Over the past month, Messam's campaign has released a number of position statements on a variety of issues, including the New Zealand terror attack, the Israeli-Palestinian conflict, and student loan debt. On April 2, Messam sent an email to reporters condemning Joe Biden, who has been accused of inappropriately touching women.
"I believe the women who have spoken up and the Vice President will need to address this pattern of behavior," Messam said. "Democrats cannot afford a nominee bogged down by the past."
Perhaps now more than ever, connecting with female voters is of paramount importance for candidates. Already, a record-breaking six women have announced 2020 presidential campaigns. And in the post-#MeToo era, the Democratic Party is incentivized to put forth a nominee with an unblemished history.
But during his tenure as mayor of Miramar, Messam supported two top city administrators who have been accused of harassing women: Assistant City Manager Michael Moore, whose conduct was internally investigated and who was later sued for sexually harassing a female coworker in Miami-Dade County, and City Manager Vernon Hargray, who was sued by an executive assistant in Miramar for workplace discrimination. (Moore was named as a defendant in that lawsuit, too.)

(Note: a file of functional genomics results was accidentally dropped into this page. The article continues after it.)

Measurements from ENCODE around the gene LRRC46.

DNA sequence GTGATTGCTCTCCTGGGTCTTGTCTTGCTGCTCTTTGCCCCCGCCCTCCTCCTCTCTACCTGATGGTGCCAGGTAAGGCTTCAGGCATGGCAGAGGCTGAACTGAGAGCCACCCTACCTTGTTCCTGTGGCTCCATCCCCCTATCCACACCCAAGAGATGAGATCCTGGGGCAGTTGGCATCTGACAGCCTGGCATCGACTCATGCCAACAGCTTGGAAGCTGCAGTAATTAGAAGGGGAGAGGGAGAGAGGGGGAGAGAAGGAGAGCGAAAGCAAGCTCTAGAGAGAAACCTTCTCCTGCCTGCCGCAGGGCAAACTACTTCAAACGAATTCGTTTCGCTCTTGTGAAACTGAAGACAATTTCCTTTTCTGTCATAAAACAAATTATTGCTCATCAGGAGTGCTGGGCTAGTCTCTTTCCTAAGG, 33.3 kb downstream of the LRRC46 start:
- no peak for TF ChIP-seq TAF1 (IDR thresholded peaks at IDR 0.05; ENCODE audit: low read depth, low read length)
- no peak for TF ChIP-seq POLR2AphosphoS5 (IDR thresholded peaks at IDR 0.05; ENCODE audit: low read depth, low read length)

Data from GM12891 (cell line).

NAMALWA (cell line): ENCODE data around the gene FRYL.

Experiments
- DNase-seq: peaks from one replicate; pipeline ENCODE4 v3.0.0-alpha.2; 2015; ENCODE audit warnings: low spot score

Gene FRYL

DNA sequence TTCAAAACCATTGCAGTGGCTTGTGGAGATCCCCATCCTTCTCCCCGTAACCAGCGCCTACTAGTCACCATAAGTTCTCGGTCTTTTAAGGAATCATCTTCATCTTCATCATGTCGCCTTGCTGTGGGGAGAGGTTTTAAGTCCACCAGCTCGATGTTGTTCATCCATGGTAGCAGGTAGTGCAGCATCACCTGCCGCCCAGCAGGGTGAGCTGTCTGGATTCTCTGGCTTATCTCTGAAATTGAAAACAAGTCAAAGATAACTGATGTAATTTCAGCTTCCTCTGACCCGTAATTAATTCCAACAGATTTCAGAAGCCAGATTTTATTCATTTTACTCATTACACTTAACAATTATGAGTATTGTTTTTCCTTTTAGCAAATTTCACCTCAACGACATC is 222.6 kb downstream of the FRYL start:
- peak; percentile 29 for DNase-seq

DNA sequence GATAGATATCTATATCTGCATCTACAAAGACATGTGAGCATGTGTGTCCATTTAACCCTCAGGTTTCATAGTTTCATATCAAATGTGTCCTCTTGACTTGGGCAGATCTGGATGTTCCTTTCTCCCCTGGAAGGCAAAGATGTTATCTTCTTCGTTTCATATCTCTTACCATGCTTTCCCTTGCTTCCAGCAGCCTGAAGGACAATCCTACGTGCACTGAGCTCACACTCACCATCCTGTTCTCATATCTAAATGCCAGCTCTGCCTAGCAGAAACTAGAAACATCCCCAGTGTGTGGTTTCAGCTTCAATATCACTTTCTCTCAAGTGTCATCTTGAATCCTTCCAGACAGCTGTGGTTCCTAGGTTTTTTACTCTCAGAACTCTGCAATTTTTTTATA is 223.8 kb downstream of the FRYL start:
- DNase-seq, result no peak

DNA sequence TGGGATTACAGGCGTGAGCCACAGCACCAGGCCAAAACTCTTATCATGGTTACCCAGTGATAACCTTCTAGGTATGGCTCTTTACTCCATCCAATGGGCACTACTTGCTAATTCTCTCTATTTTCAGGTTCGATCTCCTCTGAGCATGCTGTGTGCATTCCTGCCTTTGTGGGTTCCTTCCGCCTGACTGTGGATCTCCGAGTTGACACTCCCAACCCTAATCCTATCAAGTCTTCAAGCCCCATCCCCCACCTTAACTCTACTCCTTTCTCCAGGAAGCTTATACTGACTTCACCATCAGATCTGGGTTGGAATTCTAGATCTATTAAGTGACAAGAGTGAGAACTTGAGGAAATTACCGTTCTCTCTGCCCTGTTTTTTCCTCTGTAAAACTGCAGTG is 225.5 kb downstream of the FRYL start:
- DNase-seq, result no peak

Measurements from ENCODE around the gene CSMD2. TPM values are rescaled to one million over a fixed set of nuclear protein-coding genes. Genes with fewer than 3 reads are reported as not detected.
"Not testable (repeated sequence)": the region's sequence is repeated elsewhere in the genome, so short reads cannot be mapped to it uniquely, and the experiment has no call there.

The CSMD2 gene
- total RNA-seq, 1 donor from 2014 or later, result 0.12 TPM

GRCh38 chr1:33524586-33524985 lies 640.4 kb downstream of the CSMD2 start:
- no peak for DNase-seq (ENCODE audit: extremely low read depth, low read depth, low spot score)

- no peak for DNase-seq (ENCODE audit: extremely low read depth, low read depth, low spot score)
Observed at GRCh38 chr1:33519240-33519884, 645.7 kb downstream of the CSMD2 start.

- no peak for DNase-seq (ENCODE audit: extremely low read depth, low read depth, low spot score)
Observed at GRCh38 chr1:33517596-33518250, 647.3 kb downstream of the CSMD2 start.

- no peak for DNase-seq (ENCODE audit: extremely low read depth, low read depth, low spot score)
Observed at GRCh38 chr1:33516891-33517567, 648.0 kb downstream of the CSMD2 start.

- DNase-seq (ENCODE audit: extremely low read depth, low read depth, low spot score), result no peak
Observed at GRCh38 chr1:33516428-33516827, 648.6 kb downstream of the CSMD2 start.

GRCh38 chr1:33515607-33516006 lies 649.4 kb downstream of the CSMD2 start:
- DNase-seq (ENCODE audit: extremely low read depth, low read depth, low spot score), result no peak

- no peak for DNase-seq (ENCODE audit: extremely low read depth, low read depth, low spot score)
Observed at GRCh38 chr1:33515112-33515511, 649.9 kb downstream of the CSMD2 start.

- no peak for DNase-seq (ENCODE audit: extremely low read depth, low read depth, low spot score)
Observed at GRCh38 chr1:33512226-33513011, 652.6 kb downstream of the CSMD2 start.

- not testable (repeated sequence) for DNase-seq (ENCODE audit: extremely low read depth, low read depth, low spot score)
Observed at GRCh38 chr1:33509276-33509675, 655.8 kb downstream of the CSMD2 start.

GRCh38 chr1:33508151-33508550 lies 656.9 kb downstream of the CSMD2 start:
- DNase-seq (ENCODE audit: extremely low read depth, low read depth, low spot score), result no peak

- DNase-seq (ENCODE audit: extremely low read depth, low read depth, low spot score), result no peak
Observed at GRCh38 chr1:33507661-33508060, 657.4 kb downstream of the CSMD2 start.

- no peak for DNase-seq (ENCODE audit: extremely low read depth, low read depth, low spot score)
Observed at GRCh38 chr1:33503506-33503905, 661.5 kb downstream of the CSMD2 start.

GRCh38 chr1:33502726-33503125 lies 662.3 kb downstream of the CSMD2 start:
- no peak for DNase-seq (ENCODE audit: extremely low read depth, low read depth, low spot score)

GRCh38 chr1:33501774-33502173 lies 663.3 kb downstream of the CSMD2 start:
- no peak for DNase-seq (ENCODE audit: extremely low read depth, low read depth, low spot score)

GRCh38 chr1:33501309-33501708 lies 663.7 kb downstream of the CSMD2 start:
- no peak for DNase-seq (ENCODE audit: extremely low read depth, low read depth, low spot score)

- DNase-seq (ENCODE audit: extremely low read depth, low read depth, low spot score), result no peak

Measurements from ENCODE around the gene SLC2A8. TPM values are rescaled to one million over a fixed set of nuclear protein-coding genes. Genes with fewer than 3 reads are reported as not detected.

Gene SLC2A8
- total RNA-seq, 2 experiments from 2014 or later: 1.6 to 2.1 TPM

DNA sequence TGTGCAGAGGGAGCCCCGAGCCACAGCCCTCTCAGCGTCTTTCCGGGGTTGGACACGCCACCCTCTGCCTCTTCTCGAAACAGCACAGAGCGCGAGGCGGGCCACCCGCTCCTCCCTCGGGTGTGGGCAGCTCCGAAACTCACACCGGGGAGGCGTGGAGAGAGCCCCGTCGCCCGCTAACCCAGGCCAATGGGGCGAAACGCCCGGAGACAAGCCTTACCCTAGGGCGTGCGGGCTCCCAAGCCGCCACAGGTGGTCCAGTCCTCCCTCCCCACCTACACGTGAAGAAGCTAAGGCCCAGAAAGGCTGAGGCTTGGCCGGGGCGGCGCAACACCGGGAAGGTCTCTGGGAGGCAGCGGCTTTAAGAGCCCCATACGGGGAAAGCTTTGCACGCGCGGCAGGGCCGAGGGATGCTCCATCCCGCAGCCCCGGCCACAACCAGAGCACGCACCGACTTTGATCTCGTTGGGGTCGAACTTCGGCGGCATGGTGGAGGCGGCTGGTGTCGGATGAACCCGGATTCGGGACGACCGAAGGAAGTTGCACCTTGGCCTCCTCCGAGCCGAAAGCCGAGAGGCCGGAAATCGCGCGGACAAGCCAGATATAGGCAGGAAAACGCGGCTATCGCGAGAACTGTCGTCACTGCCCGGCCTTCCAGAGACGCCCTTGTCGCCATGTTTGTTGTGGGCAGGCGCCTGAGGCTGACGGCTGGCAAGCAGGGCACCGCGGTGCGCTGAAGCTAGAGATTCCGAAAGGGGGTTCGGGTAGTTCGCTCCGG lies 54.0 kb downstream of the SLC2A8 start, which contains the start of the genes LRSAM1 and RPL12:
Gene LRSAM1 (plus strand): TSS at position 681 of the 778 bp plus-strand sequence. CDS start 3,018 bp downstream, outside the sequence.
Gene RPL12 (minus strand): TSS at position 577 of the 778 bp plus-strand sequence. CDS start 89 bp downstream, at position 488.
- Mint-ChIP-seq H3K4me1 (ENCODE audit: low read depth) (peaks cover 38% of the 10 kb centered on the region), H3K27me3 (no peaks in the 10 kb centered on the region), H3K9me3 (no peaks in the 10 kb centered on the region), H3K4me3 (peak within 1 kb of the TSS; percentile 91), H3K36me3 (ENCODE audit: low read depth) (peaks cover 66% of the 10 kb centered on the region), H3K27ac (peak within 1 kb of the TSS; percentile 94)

Charly Norton, a spokeswoman for Messam, says the mayor supports women who come forward with harassment allegations.
"The Mayor's office has a zero tolerance policy for sexual harassment," Norton told New Times in a written statement. "We stand by our statement on believing the women who have spoken up on their interactions with Vice President Biden, and the Mayor's voice will not be silenced by those who want to attempt bankshot hit jobs."